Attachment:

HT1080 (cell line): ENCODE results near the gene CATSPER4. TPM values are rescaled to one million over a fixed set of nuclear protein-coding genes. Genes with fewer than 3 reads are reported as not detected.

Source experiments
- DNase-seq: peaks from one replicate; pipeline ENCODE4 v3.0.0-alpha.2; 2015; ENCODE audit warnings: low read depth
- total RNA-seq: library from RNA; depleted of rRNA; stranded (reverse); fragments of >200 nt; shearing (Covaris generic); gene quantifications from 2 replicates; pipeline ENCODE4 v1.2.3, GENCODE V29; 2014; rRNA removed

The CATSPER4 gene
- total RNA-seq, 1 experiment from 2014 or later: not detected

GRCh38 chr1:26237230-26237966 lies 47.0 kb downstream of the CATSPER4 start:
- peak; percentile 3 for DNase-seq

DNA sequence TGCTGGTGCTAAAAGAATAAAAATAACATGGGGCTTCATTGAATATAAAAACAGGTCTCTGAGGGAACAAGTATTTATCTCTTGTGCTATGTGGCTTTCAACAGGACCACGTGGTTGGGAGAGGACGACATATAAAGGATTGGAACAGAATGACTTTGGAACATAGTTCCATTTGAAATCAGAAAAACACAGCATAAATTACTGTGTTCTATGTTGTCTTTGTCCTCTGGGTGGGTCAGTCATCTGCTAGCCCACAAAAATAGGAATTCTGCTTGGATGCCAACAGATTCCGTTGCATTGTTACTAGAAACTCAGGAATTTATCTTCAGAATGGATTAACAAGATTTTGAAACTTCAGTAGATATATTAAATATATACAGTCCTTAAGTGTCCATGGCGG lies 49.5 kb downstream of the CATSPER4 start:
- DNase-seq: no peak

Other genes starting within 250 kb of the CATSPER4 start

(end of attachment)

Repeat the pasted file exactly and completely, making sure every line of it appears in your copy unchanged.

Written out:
HT1080 (cell line): ENCODE results near the gene CATSPER4. TPM values are rescaled to one million over a fixed set of nuclear protein-coding genes. Genes with fewer than 3 reads are reported as not detected.

Source experiments
- DNase-seq: peaks from one replicate; pipeline ENCODE4 v3.0.0-alpha.2; 2015; ENCODE audit warnings: low read depth
- total RNA-seq: library from RNA; depleted of rRNA; stranded (reverse); fragments of >200 nt; shearing (Covaris generic); gene quantifications from 2 replicates; pipeline ENCODE4 v1.2.3, GENCODE V29; 2014; rRNA removed

The CATSPER4 gene
- total RNA-seq, 1 experiment from 2014 or later: not detected

GRCh38 chr1:26237230-26237966 lies 47.0 kb downstream of the CATSPER4 start:
- peak; percentile 3 for DNase-seq

DNA sequence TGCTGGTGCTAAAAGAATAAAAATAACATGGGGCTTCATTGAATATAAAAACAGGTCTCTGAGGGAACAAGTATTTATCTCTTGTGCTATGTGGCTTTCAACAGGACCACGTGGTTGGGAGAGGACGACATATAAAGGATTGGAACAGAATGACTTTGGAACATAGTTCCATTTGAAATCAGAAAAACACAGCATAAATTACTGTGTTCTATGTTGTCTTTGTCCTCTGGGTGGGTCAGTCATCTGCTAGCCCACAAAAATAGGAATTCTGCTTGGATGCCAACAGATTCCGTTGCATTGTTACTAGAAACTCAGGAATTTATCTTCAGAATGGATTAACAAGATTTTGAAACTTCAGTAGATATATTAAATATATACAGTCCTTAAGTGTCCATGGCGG lies 49.5 kb downstream of the CATSPER4 start:
- DNase-seq: no peak

Other genes starting within 250 kb of the CATSPER4 start